None of us can see the future, but we can make some predictions that will help guide our paths based on trends, new areas seeing growth, and by evaluating what works (as well as what doesn't anymore.)

Here are a few of our predictions for marketing in 2015:

1. Paid Advertising on Social Media

Facebook has already jumped into paid advertising with both feet and even announced that in 2015, business pages will pretty much have to pay if they want their promotional materials to be seen by, well, anyone. The good news is Facebook's advertising platform has improved dramatically over the past year and enables pages to target users better than ever before.

But you can expect to see this trend continue to grow on other platforms such as Twitter, Instagram, and Pinterest, too. As all of these social networks find their footing with revenue-generating opportunities, advertising seems to be the first area they'll push.

2. More Copywriting, More Content

Content Marketing is no longer just for the early adopters. Everyone is doing it, and if you're still not, it's time to get on board. 2015 should be a year in which you regularly publish valuable blog content, create lead generators (like free eBooks, templates, checklists, etc.) and start collecting email addresses so you can stay in touch with your audience and help them through the sales funnel.

3. Video, Video, Video

Online video is quickly becoming one of the most powerful marketing tools throughout social media. Old and new platforms like Vine, Instagram, Facebook, YouTube, and many others are making video creation easier than ever. And since video combines both audio and visual elements, you can communicate a powerful, concise message in just a few seconds.

4. Influencer Collaboration

One of the most popular ways to expand the reach of any marketing effort is to partner with a powerful, relevant voice within your target community. Whether that means collaborating with a popular blogger, YouTuber, or Podcaster, finding ways to connect with new audiences starts in this arena.

5. The Growing Importance of Design

Design has always been important, but now it's becoming critical to businesses' success. The everyday consumer is valuing it and taking it into consideration when make purchases or signing up for products. A recent study found that design was a reason that 46% of people trusted a website. If you have a website, marketing materials, or social media presence, it may be time to refresh the look.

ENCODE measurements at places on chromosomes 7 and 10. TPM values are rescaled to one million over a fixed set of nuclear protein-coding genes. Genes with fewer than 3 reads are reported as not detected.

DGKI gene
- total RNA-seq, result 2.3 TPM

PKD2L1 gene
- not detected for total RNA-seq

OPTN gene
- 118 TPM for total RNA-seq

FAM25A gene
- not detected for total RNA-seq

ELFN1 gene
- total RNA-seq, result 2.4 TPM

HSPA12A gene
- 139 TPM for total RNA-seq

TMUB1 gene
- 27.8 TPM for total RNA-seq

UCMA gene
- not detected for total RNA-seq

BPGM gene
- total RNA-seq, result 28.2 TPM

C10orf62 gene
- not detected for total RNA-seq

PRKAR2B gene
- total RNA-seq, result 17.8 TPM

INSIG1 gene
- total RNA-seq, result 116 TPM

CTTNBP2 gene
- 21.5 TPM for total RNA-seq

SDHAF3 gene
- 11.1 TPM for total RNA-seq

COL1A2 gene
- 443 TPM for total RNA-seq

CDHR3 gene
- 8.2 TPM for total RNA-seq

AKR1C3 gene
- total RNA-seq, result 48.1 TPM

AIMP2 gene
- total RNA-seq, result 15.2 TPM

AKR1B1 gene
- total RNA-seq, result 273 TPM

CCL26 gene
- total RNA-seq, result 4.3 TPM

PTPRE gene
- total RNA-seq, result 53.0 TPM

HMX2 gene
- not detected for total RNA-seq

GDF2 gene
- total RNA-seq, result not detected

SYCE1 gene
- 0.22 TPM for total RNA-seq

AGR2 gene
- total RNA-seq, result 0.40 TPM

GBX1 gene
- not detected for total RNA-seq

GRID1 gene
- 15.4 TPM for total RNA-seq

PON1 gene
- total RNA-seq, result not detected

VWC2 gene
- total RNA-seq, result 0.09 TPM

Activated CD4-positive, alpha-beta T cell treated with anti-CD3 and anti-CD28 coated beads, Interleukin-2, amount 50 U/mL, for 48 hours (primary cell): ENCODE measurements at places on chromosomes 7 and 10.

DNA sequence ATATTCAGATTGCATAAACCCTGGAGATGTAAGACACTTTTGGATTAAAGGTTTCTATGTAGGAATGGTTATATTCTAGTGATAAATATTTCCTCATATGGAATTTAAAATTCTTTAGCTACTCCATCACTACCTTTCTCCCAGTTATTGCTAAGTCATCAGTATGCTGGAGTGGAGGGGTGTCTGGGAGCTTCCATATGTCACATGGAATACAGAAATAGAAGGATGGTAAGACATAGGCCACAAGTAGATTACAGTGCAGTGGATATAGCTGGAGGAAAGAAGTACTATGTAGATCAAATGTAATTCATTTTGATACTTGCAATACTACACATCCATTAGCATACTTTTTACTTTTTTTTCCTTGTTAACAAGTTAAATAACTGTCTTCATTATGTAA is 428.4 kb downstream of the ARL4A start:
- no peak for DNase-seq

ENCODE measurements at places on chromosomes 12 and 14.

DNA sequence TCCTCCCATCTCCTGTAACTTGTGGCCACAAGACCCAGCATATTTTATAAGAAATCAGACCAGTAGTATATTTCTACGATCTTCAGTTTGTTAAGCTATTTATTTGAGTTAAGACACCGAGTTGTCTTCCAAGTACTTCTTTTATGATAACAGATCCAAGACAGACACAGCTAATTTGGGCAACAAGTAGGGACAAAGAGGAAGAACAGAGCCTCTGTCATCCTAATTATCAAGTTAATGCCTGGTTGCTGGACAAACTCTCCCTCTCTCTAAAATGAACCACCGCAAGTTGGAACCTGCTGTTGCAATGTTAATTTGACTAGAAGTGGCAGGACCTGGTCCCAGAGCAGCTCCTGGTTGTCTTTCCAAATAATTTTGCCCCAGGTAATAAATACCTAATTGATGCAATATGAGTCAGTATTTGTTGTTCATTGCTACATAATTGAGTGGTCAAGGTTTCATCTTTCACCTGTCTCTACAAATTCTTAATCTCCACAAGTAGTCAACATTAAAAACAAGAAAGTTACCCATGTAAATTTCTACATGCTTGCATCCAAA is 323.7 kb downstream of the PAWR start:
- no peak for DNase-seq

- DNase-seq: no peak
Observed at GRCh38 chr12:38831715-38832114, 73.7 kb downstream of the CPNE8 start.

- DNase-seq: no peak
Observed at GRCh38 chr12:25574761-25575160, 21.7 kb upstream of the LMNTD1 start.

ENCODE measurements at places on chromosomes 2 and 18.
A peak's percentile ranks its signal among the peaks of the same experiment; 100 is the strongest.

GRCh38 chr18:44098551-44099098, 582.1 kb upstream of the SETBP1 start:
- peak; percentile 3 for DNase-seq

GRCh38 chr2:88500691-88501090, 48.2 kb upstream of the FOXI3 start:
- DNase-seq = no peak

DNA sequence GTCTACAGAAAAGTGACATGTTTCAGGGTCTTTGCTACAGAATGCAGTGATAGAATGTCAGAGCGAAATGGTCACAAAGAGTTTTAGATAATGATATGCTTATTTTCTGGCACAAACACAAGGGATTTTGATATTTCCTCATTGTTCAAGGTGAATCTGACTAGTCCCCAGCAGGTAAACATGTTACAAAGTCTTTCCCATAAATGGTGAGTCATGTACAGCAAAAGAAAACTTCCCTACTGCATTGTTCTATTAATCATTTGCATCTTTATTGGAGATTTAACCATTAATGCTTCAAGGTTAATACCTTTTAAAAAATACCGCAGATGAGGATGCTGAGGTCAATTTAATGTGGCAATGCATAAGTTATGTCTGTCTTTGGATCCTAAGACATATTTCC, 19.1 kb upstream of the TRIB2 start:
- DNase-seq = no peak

As you look forward into 2015, think about the areas you can surge ahead and get on board with new strategies before your competitors. Don't rush it, but do your homework and see how you can thoughtfully transition into new territory.

What would you add to this list? Send us your suggestions at @wearelumen on Twitter.


Diversifying Your Social Media Presence

Diversifying Your Social Media Presence

So you’re on Facebook and Twitter. Think you’ve got it covered? You might want to reconsider.

While it’s true that these two outlets are probably the most widely used forms of social media, there may be other valuable options for you to consider based on your target audience.

Today we’re going to highlight a few other social media outlets, their user bases, and what they can offer that’s different from Facebook and Twitter.

Remember: Consider the audience that you cater to—and keep that in mind as you read.

1.  Pinterest

Remember when you had a cork board in your room that you’d pin magazine clippings and photos to? That’s the idea behind Pinterest. Today, it’s a great place to share recipes, DIY projects, craft and party ideas—you get the idea.                                                                              

Who does it well: Handmade Charlotte, A Beautiful Mess

Target demographic: Women ages 18-40 living in suburban or rural areas with an income >$75,000 annually. (All demographic info via Pew Research)

2.  Instagram

When it comes to Instagram, think curated photos with a short caption. This is the land of food photos, vacation snapshots, lifestyle snippets—and yes, selfies. Instagram isn’t the place for full photo albums or long captions. It’s a place to highlight your best photo and to tie in a few appropriate hashtags—which are to be used for grouping photos by subject matter (not adding afterthoughts.) Don’t forget to take advantage of the short video clip features, too.

Who does it well: Ugmonk, Nars

Target demographic: Men and women ages 18-30 living in urban and suburban areas with a variety of ethnic backgrounds and income levels.

3.  Tumblr

Don’t have a blog built into your website? Link out to a Tumblr for a place to share longer form content that’s more like a journal. Tumblr offers customizable or pre-made templates to make your blog blend seamlessly with your branding, and offers a reblog feature (like a retweet) that offers an opportunity for good content to be easily shared.

Who does it well: The White House, Sara Zucker

Target demographic: Men and women ages 18-30 living in cities, suburbs, and rural areas with varied income levels.

Still need more diversity?

Look into outlets like Vine, Snapchat, LinkedIn, Google +, Flickr (just to name a few.) There are so many options. Just keep in mind: Each outlet needs to offer something unique and special. Find the outlets that are a wise time investment based on your target audience, and create quality content that makes the reader or viewer pause.